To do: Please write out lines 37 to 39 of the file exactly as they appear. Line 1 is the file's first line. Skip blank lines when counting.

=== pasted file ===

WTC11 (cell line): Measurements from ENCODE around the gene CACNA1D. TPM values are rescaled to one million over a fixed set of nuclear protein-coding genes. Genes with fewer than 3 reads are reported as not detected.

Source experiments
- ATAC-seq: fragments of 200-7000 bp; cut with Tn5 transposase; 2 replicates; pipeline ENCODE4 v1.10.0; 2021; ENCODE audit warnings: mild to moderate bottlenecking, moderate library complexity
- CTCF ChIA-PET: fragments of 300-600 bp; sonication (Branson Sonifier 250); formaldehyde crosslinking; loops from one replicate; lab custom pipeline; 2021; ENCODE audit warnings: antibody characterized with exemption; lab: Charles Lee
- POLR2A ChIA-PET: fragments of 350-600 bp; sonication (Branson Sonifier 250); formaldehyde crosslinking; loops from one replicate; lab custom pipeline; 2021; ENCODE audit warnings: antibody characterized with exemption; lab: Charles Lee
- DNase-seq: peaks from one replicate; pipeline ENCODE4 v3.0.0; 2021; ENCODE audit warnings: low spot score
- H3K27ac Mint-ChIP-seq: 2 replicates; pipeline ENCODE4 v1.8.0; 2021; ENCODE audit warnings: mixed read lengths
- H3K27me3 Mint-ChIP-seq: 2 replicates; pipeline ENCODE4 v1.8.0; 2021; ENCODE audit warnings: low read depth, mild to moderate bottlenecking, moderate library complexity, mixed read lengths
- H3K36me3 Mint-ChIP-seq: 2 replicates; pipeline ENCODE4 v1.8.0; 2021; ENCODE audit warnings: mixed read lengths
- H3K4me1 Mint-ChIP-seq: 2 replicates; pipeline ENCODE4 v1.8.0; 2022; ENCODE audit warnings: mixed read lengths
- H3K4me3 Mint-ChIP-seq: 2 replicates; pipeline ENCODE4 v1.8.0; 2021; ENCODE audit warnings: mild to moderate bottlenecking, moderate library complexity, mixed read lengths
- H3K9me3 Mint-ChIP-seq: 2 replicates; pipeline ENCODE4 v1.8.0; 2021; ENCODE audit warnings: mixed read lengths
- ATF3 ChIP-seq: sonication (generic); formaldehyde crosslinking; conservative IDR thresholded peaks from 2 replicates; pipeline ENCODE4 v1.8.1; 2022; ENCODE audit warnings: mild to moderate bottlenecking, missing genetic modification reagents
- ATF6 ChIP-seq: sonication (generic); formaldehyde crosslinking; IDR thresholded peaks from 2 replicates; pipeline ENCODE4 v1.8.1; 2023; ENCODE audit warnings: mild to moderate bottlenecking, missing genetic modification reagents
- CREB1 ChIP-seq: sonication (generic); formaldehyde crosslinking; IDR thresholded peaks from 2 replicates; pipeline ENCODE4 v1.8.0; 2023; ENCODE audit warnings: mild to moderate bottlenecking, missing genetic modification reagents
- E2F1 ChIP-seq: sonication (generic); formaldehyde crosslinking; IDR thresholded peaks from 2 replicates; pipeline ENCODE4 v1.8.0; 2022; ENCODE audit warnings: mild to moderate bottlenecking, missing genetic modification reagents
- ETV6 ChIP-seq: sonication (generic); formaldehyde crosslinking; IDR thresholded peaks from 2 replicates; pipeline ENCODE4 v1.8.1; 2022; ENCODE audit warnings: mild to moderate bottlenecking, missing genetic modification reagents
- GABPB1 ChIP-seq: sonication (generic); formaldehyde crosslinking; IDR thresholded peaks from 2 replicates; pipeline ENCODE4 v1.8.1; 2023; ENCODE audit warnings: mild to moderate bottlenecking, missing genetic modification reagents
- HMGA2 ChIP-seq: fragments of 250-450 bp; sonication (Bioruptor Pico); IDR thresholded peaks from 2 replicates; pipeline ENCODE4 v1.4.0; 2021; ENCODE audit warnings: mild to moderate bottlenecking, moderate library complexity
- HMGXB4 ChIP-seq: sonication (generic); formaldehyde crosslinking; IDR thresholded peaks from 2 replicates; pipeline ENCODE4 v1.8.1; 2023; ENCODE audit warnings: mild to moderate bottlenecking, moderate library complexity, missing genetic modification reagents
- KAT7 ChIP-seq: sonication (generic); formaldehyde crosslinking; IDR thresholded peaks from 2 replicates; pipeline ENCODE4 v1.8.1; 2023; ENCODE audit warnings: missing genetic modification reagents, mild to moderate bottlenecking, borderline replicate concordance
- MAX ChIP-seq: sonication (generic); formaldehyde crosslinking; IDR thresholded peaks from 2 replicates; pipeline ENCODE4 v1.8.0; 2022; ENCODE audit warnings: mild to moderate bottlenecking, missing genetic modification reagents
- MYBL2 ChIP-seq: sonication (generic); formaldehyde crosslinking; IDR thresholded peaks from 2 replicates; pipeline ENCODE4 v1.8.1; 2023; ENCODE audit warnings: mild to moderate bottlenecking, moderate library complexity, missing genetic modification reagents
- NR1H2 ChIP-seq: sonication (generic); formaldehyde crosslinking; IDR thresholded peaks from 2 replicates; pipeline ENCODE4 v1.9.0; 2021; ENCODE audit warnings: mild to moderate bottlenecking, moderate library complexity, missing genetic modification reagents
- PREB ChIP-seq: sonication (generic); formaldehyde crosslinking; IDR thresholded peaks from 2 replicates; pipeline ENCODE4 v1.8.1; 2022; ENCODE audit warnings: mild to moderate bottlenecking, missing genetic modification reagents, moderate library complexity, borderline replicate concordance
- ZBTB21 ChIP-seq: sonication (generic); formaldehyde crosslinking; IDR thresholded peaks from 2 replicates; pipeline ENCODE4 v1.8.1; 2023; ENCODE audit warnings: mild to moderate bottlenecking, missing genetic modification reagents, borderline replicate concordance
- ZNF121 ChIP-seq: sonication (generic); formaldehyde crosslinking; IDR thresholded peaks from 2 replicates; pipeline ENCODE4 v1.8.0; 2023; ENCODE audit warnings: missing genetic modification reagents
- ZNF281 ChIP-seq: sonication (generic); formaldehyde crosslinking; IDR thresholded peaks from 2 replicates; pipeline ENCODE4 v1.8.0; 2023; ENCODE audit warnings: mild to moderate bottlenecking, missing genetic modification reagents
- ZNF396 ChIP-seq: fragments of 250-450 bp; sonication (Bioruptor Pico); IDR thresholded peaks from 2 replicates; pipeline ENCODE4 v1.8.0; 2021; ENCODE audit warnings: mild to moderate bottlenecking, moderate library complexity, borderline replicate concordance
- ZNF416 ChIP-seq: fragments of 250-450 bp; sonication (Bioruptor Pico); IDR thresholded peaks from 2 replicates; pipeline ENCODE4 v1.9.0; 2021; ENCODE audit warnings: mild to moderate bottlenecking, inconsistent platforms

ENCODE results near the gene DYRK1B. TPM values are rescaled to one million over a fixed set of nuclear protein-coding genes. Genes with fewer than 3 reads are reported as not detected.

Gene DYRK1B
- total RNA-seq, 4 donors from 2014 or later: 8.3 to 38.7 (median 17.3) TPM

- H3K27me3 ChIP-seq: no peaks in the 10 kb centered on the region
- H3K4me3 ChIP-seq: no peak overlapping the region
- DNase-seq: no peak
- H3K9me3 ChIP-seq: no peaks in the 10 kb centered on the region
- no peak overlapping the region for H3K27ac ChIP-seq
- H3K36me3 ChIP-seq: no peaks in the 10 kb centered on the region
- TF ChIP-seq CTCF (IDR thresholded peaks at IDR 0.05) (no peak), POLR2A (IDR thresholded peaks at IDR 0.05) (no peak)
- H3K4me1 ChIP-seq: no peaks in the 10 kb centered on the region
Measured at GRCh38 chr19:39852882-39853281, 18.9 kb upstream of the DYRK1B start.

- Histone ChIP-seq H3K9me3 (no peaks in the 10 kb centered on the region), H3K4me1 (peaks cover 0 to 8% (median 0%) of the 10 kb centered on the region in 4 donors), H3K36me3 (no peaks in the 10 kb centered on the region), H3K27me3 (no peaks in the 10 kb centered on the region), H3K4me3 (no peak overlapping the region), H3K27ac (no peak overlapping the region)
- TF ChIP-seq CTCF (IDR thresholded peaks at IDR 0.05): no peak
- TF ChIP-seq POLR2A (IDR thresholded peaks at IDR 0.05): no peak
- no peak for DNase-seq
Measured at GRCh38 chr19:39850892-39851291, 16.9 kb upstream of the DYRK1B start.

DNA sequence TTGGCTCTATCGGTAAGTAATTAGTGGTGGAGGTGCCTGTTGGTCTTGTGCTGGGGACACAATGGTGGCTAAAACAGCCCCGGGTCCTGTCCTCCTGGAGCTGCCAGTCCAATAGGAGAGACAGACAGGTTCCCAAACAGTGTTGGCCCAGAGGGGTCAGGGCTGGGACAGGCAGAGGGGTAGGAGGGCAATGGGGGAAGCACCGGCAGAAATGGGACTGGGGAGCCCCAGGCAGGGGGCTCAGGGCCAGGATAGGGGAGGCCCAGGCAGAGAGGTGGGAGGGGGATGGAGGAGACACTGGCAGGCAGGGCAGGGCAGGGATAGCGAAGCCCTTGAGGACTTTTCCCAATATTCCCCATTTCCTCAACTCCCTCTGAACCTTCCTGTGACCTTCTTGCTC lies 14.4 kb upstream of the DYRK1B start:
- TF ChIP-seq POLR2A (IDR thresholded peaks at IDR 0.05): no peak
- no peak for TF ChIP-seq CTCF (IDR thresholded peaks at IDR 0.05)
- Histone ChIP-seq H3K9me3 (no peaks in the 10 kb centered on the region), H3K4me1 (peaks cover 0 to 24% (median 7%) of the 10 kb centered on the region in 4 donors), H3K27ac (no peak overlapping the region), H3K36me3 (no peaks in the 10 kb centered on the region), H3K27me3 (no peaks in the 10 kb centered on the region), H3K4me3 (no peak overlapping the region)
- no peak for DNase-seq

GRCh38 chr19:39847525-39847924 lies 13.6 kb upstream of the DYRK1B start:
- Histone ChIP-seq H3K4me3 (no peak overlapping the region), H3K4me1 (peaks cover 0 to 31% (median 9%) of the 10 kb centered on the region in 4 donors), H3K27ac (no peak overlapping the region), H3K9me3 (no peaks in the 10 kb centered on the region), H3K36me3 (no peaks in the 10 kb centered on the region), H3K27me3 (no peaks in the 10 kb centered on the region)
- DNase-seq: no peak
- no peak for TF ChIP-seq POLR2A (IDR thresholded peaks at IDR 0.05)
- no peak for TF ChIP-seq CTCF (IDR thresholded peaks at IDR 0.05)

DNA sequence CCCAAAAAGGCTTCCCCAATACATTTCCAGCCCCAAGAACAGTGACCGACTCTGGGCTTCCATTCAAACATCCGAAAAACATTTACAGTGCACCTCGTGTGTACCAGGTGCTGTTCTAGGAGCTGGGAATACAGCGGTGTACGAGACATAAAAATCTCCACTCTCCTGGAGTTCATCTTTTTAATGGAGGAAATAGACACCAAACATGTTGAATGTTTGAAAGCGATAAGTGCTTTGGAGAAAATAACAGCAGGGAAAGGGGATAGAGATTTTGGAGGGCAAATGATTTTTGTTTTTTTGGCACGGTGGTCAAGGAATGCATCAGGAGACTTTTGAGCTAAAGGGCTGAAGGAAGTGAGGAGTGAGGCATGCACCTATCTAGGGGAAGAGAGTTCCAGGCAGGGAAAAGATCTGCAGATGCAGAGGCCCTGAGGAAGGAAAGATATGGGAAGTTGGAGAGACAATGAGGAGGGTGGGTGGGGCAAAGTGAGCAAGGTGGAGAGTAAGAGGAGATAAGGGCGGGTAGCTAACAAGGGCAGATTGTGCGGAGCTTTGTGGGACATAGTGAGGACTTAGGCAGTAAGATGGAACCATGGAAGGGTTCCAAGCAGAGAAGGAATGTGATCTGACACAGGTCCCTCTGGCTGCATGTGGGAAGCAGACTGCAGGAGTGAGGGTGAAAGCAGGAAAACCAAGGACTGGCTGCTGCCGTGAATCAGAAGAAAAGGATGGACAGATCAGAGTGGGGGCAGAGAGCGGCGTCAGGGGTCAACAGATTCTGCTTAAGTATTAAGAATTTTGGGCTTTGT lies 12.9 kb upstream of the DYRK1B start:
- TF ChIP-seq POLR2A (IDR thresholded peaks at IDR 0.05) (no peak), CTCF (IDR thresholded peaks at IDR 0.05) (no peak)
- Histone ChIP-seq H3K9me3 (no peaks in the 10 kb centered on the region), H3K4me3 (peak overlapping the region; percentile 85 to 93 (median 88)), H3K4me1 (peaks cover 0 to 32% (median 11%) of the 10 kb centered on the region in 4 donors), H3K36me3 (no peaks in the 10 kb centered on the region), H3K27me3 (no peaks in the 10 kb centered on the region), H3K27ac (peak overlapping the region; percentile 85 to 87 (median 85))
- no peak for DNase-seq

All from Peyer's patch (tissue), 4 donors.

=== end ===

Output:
- H3K9me3 ChIP-seq: no peaks in the 10 kb centered on the region
- no peak overlapping the region for H3K27ac ChIP-seq
- H3K36me3 ChIP-seq: no peaks in the 10 kb centered on the region